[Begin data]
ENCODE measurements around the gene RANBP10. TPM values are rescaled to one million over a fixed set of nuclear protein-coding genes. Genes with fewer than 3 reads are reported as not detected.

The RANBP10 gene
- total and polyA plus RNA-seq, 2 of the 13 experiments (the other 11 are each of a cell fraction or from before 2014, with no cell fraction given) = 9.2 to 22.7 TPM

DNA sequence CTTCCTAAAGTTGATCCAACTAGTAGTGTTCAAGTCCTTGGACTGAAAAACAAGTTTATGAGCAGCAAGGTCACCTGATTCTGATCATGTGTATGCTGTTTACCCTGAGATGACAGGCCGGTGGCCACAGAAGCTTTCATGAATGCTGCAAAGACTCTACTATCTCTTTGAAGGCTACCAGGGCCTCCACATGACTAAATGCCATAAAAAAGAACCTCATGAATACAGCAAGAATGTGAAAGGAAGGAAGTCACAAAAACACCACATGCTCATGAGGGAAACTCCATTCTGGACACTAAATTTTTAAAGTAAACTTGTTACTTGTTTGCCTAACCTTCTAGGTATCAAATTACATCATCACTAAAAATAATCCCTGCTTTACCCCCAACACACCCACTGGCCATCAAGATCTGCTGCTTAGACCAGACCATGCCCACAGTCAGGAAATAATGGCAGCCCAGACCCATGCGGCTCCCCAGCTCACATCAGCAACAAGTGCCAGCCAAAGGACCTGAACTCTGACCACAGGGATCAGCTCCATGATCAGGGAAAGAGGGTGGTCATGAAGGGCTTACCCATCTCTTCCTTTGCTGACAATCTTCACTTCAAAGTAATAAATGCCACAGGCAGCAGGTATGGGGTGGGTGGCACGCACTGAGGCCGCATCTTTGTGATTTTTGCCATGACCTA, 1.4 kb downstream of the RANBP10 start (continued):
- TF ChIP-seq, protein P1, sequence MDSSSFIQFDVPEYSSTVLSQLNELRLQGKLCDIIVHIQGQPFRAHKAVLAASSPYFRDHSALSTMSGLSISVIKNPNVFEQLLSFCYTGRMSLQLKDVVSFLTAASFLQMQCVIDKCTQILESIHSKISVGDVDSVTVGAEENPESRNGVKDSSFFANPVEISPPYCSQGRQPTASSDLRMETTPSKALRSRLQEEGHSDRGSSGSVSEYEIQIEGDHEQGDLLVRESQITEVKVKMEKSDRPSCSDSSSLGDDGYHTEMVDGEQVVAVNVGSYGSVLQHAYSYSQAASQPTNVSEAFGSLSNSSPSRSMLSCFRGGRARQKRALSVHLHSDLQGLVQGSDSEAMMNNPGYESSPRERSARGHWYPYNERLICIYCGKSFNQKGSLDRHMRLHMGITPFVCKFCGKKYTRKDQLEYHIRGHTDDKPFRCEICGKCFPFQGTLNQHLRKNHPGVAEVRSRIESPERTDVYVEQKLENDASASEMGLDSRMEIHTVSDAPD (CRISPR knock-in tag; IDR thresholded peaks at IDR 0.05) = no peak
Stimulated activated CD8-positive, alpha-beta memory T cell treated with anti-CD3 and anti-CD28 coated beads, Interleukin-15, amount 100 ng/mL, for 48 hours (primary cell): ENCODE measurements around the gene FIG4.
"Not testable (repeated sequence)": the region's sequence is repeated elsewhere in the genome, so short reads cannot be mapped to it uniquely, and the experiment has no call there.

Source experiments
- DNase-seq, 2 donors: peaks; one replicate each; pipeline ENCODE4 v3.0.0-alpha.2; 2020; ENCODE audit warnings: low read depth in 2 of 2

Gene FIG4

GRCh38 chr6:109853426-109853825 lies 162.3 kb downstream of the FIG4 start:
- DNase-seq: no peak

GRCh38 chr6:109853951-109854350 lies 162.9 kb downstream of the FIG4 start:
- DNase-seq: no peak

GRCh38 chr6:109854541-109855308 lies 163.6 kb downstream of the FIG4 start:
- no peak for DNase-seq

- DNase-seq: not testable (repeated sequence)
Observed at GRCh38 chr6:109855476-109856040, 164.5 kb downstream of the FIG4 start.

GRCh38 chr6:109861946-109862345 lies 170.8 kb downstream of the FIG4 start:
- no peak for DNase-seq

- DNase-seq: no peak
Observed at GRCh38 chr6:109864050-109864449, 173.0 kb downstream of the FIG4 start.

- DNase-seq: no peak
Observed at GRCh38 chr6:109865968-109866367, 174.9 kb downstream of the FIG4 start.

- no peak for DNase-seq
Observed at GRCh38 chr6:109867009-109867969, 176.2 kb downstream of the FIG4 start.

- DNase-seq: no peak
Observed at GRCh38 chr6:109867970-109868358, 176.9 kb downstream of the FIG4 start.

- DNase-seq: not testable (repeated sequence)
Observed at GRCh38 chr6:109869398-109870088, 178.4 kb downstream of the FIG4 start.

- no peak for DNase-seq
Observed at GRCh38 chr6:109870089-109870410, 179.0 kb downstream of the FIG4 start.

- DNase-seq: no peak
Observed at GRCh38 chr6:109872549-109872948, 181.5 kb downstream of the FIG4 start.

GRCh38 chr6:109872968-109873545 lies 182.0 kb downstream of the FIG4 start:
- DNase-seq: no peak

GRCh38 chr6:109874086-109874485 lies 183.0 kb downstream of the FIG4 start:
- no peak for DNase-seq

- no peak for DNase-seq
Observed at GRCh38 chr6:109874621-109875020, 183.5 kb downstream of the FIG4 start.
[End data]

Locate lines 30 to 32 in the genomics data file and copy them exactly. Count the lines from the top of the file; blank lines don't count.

Observed at GRCh38 chr6:109869398-109870088, 178.4 kb downstream of the FIG4 start.

- no peak for DNase-seq
Observed at GRCh38 chr6:109870089-109870410, 179.0 kb downstream of the FIG4 start.